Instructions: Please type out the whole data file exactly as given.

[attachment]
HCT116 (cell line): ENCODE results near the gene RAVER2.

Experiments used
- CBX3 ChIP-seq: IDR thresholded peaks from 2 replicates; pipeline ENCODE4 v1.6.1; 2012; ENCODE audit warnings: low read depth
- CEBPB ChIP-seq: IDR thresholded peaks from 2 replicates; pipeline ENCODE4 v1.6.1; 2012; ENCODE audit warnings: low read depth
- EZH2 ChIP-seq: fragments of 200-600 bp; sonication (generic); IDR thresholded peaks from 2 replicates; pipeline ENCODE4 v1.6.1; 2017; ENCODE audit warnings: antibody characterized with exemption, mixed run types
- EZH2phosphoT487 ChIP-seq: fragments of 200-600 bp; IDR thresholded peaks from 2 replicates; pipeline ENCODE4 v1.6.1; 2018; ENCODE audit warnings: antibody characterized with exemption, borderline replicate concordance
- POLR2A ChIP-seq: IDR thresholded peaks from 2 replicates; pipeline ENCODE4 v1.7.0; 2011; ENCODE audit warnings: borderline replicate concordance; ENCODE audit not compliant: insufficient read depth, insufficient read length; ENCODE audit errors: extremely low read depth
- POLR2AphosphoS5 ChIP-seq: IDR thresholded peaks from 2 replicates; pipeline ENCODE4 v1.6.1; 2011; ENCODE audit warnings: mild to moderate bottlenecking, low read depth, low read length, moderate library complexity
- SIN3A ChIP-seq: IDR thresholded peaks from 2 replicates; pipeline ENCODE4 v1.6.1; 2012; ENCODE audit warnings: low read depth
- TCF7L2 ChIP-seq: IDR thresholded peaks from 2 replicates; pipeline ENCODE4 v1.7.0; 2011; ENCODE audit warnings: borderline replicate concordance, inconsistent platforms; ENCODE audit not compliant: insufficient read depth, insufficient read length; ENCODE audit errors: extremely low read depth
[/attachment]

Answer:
HCT116 (cell line): ENCODE results near the gene RAVER2.

Experiments used
- CBX3 ChIP-seq: IDR thresholded peaks from 2 replicates; pipeline ENCODE4 v1.6.1; 2012; ENCODE audit warnings: low read depth
- CEBPB ChIP-seq: IDR thresholded peaks from 2 replicates; pipeline ENCODE4 v1.6.1; 2012; ENCODE audit warnings: low read depth
- EZH2 ChIP-seq: fragments of 200-600 bp; sonication (generic); IDR thresholded peaks from 2 replicates; pipeline ENCODE4 v1.6.1; 2017; ENCODE audit warnings: antibody characterized with exemption, mixed run types
- EZH2phosphoT487 ChIP-seq: fragments of 200-600 bp; IDR thresholded peaks from 2 replicates; pipeline ENCODE4 v1.6.1; 2018; ENCODE audit warnings: antibody characterized with exemption, borderline replicate concordance
- POLR2A ChIP-seq: IDR thresholded peaks from 2 replicates; pipeline ENCODE4 v1.7.0; 2011; ENCODE audit warnings: borderline replicate concordance; ENCODE audit not compliant: insufficient read depth, insufficient read length; ENCODE audit errors: extremely low read depth
- POLR2AphosphoS5 ChIP-seq: IDR thresholded peaks from 2 replicates; pipeline ENCODE4 v1.6.1; 2011; ENCODE audit warnings: mild to moderate bottlenecking, low read depth, low read length, moderate library complexity
- SIN3A ChIP-seq: IDR thresholded peaks from 2 replicates; pipeline ENCODE4 v1.6.1; 2012; ENCODE audit warnings: low read depth
- TCF7L2 ChIP-seq: IDR thresholded peaks from 2 replicates; pipeline ENCODE4 v1.7.0; 2011; ENCODE audit warnings: borderline replicate concordance, inconsistent platforms; ENCODE audit not compliant: insufficient read depth, insufficient read length; ENCODE audit errors: extremely low read depth